This is what McPaper (USA Today) had to say about Youngstown in a recent article. There is a very good article on the shrinking cities such as St. Louis and Richmond here.
Youngstown, Ohio, is an exception. It has fully embraced its shrinkage. The population, now about 83,000, is less than half what it was when the steel industry collapsed in the 1970s.
"You look at the facts and come up with solutions," chief planner Anthony Kobak says. "The first step the city has come to terms with is being a small city."
Youngstown approved a 2010 plan. The goal: "A safe, clean, enjoyable, sustainable, attractive city," Kobak says.
The city long was better known for gritty steel mills than green space. Now that the mills are gone, there is plenty of space. With the help of a grant, Youngstown preserved 260 acres. It's targeting neighborhoods and redesigning them with the help of residents who stayed.
The city may let homeowners buy abandoned lots next door to create gardens. It's considering relaxing zoning rules to allow small horse farms or apple orchards. It's offering incentives for people to move out of abandoned areas.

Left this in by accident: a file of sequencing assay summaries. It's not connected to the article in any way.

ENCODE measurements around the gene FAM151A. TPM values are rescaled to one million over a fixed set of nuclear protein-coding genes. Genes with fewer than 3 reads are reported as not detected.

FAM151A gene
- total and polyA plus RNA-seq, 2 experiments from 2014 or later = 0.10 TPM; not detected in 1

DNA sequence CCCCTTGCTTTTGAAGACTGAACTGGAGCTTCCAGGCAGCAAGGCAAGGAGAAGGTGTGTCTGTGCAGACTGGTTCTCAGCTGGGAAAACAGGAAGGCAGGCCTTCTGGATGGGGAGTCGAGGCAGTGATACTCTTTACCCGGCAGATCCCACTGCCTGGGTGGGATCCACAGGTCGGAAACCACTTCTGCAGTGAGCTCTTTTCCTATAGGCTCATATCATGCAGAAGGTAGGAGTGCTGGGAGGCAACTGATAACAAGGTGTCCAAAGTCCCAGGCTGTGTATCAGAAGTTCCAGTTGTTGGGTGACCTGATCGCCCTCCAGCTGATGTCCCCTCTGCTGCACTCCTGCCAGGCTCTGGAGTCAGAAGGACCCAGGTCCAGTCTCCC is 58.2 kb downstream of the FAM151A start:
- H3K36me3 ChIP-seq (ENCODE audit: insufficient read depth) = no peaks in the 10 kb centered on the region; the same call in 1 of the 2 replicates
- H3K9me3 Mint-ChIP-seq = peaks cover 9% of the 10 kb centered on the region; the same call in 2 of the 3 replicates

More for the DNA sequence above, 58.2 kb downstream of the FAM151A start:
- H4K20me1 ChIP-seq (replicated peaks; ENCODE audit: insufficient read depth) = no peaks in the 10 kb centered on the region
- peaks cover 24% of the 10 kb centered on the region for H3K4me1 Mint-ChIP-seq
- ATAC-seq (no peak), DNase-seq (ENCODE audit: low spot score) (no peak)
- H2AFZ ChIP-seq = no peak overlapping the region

"If you had three or four square blocks that at one time had 40 homes per block and now have maybe five homes total, we could relocate those people across the street and convert the vacant area into a large city park," Kobak says.Residents would live be living across from a park rather than being surrounded by decrepit homes and lots overgrown with weeds.
"If we're looking to preserve an area for green space, we may offer that person relocation money rather than rehab money," Kobak says.